16. Ah was it ever really a perk ? Before working remote there was this concept of being on call. If something broke people were responsible to come in and fix the problem. Fix it anytime night or day, weekend or holiday. Sometimes there was a separation between support staff and project staff. Sometimes there was no separation. Now with cell phone technology workers are basically on call 24 x 7. Or let’s just say it like it is – always on call. Sleep, family, health may or may not fit into the equation. Sometimes this was dependent on a certain manager. Sometimes it is a top down attitude in the business.

    All this brings me to the question : do businesses work under the same ethical rules they expect of their employees ? Is profit/success the only measure of a good business ?

    Liked by 1 person

    1. You raise a good question, John. I remember when business travel, days off and vacations were times when you were out of touch. These days. I don’t even set an “out of office” rule or change my voice mail, because they follow me wherever I go. On the train, on a plane, home, leisure, to bed. We are on call for emergencies, and I accept that (and I help make it possible), but sometimes, the “emergency” is something that could surely wait.

      Liked by 1 person

  17. Distinct signs of spring on their way, for sure. My favorite is to watch the daffodils pop their little yellow heads. Probably safe to say goodbye to winter. Spring is particularly well earned and well deserved this year for New Englanders.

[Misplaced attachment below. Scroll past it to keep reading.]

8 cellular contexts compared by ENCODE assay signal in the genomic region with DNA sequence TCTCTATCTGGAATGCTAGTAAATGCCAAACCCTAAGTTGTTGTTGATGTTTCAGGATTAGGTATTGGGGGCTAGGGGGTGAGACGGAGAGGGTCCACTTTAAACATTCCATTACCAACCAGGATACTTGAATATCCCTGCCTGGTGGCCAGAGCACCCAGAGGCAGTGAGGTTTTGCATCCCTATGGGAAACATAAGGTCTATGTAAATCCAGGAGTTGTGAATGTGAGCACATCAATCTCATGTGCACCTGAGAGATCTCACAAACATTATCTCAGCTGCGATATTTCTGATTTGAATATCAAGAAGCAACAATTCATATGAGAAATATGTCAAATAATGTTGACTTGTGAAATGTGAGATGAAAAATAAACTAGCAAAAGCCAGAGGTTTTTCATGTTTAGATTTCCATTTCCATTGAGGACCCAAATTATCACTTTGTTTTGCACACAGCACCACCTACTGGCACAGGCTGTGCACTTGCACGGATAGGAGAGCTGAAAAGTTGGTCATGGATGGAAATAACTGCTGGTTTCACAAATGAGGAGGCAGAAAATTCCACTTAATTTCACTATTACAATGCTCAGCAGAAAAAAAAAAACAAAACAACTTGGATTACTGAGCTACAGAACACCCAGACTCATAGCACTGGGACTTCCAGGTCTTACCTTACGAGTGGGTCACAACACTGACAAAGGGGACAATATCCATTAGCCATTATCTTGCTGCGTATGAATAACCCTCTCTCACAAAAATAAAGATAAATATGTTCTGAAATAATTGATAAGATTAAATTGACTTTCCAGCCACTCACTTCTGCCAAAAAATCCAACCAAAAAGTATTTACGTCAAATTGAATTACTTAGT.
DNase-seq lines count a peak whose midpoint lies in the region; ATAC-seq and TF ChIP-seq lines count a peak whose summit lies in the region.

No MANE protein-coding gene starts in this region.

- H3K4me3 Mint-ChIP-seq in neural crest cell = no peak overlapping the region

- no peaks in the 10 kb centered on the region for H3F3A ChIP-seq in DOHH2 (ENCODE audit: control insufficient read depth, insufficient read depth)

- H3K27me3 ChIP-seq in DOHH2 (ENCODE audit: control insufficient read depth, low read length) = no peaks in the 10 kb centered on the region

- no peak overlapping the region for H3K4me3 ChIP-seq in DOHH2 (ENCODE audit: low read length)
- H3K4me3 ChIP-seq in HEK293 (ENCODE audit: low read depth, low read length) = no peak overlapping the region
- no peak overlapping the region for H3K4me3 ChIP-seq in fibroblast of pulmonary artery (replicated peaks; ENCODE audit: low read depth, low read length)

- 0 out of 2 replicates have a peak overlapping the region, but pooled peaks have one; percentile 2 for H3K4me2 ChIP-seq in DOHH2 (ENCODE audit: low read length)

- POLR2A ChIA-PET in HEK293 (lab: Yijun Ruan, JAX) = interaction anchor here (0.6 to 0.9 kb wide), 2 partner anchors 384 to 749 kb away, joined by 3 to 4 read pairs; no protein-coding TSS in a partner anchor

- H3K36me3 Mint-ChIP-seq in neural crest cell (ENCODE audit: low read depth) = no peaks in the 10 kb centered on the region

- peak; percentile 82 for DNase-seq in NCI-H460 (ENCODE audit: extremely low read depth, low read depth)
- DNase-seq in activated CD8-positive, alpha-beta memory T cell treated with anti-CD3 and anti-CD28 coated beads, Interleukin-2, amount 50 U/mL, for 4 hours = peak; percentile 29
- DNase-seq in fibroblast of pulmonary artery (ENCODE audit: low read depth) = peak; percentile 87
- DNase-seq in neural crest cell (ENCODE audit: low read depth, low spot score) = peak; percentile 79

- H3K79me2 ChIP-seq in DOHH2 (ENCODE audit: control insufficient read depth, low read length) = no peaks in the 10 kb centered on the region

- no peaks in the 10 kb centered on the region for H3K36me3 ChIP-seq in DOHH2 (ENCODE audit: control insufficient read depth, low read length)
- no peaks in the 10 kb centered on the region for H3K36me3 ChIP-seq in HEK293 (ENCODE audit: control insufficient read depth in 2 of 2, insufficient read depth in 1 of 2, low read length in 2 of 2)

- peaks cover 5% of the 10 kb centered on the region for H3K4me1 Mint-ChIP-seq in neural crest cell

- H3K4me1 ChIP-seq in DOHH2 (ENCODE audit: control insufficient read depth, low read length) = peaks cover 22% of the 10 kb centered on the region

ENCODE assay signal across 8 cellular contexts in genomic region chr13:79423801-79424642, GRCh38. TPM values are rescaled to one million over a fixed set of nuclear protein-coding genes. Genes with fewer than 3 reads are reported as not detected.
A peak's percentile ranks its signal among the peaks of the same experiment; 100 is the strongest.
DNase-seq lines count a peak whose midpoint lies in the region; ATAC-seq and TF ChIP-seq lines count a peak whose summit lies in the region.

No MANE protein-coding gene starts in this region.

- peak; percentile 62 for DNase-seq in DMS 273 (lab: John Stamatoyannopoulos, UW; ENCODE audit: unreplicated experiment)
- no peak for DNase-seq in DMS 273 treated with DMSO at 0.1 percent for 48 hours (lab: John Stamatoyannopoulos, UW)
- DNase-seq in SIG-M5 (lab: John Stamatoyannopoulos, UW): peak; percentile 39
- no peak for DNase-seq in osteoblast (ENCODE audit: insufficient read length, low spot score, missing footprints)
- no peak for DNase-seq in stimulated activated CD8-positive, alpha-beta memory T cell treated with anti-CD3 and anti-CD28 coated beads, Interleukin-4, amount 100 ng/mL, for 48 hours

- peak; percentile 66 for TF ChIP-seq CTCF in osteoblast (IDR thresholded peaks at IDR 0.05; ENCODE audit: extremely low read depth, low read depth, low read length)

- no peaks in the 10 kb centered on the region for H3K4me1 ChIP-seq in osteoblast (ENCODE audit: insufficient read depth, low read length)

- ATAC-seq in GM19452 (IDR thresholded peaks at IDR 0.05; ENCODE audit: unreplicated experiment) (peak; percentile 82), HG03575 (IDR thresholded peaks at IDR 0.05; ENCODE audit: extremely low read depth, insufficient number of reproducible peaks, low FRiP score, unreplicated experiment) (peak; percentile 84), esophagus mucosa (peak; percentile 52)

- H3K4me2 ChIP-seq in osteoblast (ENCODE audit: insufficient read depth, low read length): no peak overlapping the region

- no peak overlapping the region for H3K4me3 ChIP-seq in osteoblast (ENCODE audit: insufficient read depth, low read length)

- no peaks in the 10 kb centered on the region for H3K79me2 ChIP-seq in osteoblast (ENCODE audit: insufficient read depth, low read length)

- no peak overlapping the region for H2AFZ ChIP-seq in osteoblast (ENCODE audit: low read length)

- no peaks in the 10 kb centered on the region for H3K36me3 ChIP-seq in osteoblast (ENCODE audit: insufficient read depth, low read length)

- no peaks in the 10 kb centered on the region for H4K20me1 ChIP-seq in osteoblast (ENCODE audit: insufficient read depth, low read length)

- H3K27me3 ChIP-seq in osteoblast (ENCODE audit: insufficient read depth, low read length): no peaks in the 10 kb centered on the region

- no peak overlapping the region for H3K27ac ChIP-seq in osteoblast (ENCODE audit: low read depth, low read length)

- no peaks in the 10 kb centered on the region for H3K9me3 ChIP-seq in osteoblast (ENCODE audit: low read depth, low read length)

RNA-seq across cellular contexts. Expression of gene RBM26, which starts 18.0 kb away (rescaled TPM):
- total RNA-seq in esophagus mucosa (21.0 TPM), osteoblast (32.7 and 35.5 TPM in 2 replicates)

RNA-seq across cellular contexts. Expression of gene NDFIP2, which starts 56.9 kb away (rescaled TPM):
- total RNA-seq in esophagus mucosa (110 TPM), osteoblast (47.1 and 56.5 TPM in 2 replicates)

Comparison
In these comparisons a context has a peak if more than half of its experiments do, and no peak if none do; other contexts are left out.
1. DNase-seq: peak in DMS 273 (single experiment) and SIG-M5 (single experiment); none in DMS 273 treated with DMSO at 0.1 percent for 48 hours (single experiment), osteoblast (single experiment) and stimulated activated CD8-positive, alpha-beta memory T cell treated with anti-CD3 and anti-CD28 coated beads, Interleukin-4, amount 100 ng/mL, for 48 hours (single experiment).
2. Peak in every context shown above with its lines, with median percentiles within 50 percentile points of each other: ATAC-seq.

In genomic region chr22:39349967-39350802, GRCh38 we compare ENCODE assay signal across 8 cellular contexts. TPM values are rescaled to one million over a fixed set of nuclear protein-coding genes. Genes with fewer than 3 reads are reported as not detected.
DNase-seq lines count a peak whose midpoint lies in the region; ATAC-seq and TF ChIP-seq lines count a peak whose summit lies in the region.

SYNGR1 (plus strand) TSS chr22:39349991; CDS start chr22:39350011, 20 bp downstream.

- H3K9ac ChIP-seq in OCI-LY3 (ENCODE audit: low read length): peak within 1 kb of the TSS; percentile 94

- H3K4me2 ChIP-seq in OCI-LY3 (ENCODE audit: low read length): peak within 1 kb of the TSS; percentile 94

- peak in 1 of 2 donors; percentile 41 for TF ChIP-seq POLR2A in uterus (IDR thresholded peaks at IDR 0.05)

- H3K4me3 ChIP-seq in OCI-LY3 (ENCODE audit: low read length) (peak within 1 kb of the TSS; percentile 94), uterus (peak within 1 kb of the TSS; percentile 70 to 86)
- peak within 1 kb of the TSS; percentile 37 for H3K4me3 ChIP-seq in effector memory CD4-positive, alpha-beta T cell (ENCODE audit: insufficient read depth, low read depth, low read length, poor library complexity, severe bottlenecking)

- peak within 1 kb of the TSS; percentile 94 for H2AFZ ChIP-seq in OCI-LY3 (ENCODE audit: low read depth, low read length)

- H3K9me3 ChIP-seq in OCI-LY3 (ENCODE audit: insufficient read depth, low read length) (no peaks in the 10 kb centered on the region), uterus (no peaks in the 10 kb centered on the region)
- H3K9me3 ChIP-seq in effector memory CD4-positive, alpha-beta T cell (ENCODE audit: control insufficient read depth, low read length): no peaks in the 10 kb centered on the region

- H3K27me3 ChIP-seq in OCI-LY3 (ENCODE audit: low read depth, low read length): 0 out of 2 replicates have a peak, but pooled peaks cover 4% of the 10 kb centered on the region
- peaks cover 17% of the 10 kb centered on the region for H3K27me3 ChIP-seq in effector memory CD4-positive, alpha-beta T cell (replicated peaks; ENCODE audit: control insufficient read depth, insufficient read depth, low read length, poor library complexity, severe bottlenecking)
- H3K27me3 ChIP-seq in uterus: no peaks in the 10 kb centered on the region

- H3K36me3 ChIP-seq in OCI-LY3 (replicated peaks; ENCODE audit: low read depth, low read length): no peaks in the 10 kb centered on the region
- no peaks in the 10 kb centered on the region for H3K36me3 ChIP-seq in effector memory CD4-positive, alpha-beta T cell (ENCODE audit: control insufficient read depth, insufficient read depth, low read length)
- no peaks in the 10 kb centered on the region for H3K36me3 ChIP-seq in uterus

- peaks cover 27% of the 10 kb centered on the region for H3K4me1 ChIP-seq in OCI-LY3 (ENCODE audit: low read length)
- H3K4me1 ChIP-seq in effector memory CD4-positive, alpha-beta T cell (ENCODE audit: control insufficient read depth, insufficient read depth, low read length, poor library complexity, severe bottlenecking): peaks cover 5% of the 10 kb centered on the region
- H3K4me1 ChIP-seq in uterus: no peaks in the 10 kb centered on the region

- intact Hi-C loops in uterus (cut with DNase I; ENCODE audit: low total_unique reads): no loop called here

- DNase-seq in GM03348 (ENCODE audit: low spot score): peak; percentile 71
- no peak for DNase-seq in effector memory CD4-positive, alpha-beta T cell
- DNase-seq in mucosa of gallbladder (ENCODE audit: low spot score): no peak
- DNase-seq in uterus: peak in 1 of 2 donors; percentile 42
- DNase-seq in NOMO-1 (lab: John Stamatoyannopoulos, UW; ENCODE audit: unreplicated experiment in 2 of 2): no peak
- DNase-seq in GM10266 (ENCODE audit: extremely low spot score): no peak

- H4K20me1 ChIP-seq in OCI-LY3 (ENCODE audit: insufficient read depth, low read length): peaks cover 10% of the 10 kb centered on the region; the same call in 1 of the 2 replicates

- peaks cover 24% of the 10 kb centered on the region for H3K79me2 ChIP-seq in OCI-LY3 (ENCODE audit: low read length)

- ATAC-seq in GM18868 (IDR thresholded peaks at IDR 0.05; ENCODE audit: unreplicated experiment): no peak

Liked by 1 person

  18. Dan, great shots of spring! Your post gave me pause for thought. How ordinary work might end up outsourced. Some outsourced technicians today in other countries speak difficult to understand English. Not much help if we can’t understand them. That would hold true for company consultants too. Not a good thing. 😕 Christine

    Liked by 1 person

    1. Thanks Christine. Hopefully, I will be retired before I am forced to deal with people that can’t communicate well. It’s sad, because for every job I’ve ever had, I was told that strong written and verbal communication skills were critical. I guess that’s not such a hard requirement, if we can save a ton of money.

      Liked by 1 person

      1. I know. Strong communication skills are slowly becoming a thing of the past. I’m retired and faced with telemarketing calls at home. Robot messages and people named Todd or Bob from India! Give me a break! 😬

        Liked by 1 person

  19. I have some consulting friends and some IT friends who work from home most days. They seem to enjoy it, although yeah, the code guy writes for two employers full-time and still doesn’t get benefits. Most of the work I do could be done from home, but this is not offered — not in the last three places I’ve worked. However, after I left one job, Mentor worked from home for a few weeks because there was a mold infestation in the building and she had a bad reaction, receiving doctor’s orders. By the time Boss got a new office, Mentor had already moved on. She said she was much more productive from home. I don’t know that I would share that sentiment. Being home too much worsens my anxiety level.
    All my writing gigs are at home. They’re also done in the blink of an eye and don’t earn much. I’d need 20 a day to feel like I was working!

    Liked by 1 person